An elderly Japanese man developed ‘restless anal syndrome’ after catching Covid, in what doctors claim is a world first.
The unidentified 77-year-old was admitted to Tokyo Medical University Hospital after testing positive for Covid.
Despite his age, he did not require any oxygen during his stay and managed to start breathing normally again 21 days after being admitted.
However a problem of another kind emerged several weeks after he was discharged.
The man began to suffer ‘deep anal discomfort’ about 10cm above his perineum, the region between the genitals and the anus. This gave him an ‘essential urge to move’, according to medics who treated him.
Defecation did nothing to relieve the man’s discomfort, wrote Dr Itaru Nakamura who detailed the case in BMC Infectious Diseases.
But the man noticed that exercise such as walking, running or playing motion based video games alleviated his symptoms, while taking a rest and staying still made them worse.
He also noticed the symptoms got worse towards the evening.
Dr Nakamura said a colonoscopy, where a thin flexible camera is inserted into the anus, revealed the man had internal haemorrhoids but no other rectal damage.
Testing the man’s nervous system also revealed no abnormalities.
Dr Nakamura said the symptoms of ‘suffering’ in the anal region; the urge to move, the worsening with rest, improvement with exercise but worsening at evening, led medics to diagnose him with restless anal syndrome.
They classified this as a variant of the relatively common condition restless leg syndrome, and directly attributed it as being caused by his Covid infection.
Dr Nakamura said how Covid impacted patients’ nervous system was not fully understood a number of neurological conditions had been reported following infection.
These include delirium, confusion, psychosis, brain swelling, disruption to the brain’s blood supply, and a condition characterised by weakness and numbness in parts of the body called Guillain-Barre Syndrome.
A loss of taste and/or smell which are now famously associated with Covid, are also considered a neurological impact of the virus, Dr Nakamura said.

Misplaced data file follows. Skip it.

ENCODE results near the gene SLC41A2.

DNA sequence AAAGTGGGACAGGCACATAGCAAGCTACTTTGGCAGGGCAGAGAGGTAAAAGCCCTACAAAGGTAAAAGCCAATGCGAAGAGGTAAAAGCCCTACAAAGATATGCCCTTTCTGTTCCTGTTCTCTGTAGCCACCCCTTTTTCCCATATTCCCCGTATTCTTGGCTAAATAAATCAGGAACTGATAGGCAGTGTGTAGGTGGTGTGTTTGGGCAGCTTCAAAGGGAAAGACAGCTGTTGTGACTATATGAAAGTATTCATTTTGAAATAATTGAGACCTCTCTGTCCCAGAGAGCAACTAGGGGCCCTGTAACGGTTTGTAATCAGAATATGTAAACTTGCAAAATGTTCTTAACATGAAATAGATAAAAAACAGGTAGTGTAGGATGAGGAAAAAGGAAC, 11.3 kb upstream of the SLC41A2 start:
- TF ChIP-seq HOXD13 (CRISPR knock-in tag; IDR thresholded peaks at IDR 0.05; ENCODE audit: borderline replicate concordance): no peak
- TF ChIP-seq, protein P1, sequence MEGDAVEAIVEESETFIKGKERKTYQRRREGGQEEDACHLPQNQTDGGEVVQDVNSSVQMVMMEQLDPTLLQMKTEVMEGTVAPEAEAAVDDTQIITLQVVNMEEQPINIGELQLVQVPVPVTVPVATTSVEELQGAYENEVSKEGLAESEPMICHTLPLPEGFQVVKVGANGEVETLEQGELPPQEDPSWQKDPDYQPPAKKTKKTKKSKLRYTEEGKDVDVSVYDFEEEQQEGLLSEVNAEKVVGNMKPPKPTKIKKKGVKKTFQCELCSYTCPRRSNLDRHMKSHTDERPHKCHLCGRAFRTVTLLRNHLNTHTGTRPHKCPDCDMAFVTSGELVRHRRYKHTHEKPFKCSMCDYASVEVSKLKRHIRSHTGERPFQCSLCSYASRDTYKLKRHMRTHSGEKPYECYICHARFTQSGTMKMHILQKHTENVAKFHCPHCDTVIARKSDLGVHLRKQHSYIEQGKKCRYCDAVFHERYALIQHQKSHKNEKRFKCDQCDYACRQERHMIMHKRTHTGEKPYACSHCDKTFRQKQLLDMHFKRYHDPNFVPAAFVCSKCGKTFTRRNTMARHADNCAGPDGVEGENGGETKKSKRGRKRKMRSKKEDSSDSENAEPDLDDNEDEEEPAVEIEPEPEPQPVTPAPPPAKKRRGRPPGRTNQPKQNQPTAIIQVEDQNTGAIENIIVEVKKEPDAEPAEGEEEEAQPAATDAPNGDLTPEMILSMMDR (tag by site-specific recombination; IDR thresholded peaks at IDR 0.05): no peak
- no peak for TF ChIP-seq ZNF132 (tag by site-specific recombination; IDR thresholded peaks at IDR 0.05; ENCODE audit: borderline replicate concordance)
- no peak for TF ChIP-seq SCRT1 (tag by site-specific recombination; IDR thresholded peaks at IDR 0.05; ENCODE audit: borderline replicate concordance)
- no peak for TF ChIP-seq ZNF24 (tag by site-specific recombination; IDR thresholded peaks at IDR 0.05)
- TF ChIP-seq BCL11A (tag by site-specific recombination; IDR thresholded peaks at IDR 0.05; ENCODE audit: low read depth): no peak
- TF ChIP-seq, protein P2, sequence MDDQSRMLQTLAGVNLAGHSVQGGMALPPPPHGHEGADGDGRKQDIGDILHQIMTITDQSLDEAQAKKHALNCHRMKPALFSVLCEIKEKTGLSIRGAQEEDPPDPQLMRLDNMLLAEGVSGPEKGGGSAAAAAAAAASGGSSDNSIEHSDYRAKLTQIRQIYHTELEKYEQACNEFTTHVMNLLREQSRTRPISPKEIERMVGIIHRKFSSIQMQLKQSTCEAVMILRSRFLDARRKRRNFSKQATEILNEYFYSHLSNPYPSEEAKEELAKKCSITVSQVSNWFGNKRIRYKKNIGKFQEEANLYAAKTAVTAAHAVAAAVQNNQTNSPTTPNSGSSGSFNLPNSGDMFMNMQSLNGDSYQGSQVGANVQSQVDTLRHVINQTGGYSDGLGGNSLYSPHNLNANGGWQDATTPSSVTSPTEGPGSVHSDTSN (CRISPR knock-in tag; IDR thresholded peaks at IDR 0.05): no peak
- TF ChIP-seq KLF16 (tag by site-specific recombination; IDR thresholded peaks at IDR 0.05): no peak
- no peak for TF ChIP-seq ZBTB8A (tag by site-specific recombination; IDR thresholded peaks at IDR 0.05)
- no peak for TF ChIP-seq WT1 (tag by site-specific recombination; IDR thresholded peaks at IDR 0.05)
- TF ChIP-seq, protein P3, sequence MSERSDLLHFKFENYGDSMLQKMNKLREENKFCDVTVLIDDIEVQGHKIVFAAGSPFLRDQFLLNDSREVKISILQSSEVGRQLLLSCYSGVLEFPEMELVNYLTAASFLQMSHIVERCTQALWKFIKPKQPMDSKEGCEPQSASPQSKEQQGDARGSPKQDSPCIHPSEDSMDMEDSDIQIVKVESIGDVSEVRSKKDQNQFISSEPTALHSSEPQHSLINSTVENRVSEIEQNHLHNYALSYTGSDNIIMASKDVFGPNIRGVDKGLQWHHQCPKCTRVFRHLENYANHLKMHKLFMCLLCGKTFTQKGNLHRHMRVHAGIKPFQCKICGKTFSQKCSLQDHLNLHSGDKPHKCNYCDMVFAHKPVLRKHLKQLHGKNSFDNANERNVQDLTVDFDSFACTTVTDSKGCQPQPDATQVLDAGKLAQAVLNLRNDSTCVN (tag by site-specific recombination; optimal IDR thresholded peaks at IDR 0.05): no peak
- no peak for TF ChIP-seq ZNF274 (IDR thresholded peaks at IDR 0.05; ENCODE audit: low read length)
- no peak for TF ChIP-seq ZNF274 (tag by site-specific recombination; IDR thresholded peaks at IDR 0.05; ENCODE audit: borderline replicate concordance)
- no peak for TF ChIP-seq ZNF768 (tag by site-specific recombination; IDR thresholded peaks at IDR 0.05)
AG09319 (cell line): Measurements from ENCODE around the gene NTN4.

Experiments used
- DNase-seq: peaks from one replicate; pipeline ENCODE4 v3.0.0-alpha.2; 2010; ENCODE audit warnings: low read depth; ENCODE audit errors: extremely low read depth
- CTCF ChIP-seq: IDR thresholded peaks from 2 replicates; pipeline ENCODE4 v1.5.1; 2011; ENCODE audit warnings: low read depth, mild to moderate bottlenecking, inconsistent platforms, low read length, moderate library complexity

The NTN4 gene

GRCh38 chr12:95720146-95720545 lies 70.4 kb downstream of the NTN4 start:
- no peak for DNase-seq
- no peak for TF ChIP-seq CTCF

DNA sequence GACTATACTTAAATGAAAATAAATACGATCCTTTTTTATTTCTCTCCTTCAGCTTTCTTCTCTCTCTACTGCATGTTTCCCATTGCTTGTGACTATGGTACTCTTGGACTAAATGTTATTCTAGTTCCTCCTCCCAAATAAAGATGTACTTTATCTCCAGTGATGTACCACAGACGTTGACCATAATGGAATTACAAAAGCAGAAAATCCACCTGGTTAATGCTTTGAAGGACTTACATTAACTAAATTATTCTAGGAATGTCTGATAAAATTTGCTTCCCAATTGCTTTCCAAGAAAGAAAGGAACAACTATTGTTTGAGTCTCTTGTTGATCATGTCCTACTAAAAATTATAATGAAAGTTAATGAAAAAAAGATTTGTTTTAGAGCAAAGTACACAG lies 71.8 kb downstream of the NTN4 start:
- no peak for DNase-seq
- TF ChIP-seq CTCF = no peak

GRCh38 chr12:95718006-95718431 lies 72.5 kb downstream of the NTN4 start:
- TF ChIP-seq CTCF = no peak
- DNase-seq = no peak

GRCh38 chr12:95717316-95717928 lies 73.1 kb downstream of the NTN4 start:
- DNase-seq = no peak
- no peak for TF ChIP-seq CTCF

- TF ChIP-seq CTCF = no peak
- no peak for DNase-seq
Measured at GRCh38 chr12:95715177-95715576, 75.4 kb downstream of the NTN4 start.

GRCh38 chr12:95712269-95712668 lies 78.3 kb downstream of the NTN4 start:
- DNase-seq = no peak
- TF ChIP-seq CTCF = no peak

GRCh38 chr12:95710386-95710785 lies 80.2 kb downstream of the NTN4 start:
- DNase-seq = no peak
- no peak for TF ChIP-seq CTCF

Restless leg syndrome is a common neurological condition that causes an overwhelming irresistible urge to move the legs as well as unpleasant sensations in the limbs.
Despite the name, the condition can also occur in other parts of the body such as arms, chest and face.
It is described as a sleep disorder due to the disruption it causes to people’s lives.
In many cases the cause of restless leg syndrome is unknown, but it can run in families, though the Japanese man had no family history of the condition.
While restless leg syndrome has been associated with a Covid infection on two occasions, both in women under the age of 50 in Pakistan and Egypt, Dr Nakamura said this was the first published case of the virus causing restless anal syndrome.
The man was given a daily dose of 1.5mg of Clonazepam, a drug used to treat seizures and fits, which alleviated his symptoms.
Dr Nakamura said that man continues to improve after 10 months on the medication.
Restless leg syndrome is thought to impact between 1 to 4 per cent of the Japanese population according to Dr Nakamura.
In the UK the restless leg syndrome is thought to affect one in ten people according to charity RLS-UK.
It it also thought 7 to 8 per cent of the US population also have the disease according to the Restless Legs Syndrome Foundation.
It is unclear how common the variant restless anal syndrome is.
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